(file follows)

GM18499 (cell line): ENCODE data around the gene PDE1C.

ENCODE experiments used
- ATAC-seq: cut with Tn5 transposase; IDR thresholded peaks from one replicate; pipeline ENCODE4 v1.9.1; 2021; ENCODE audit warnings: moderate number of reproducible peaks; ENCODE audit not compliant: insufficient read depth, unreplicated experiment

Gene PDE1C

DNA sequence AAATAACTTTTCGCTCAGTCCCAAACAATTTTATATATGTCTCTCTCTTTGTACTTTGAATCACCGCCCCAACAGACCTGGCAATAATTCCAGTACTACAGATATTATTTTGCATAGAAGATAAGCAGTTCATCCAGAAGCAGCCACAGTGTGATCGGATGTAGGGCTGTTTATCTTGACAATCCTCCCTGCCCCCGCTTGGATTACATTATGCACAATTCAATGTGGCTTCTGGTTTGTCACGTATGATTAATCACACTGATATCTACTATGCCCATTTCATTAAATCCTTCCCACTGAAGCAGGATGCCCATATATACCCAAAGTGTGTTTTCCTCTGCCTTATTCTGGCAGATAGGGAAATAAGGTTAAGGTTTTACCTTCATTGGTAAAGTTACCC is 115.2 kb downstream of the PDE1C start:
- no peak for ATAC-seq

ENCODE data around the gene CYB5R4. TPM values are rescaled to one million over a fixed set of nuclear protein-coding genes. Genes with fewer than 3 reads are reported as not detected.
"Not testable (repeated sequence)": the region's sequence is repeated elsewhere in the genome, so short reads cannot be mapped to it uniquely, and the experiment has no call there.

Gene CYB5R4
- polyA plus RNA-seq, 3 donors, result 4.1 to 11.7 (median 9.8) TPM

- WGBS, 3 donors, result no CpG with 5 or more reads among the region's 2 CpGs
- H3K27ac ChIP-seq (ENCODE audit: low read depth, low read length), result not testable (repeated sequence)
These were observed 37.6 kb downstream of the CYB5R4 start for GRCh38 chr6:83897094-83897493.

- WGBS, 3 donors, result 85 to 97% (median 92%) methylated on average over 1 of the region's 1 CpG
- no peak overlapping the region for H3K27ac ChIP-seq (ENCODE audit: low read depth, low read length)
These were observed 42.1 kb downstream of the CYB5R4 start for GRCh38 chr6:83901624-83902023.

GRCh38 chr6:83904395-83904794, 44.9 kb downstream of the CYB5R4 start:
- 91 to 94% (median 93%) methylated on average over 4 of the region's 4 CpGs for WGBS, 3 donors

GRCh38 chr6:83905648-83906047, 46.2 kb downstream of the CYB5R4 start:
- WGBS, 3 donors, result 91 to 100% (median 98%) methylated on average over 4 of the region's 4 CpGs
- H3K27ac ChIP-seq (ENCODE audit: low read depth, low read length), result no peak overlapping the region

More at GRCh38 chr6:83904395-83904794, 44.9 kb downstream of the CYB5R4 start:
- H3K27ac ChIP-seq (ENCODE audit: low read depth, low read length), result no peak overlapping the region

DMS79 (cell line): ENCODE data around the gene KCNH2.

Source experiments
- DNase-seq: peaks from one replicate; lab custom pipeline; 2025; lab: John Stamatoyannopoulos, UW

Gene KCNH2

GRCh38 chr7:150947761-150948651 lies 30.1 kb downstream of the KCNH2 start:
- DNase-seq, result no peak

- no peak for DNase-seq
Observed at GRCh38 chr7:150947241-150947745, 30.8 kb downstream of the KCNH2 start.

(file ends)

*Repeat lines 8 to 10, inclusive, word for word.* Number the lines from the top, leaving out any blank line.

"Not testable (repeated sequence)": the region's sequence is repeated elsewhere in the genome, so short reads cannot be mapped to it uniquely, and the experiment has no call there.

Gene CYB5R4
- polyA plus RNA-seq, 3 donors, result 4.1 to 11.7 (median 9.8) TPM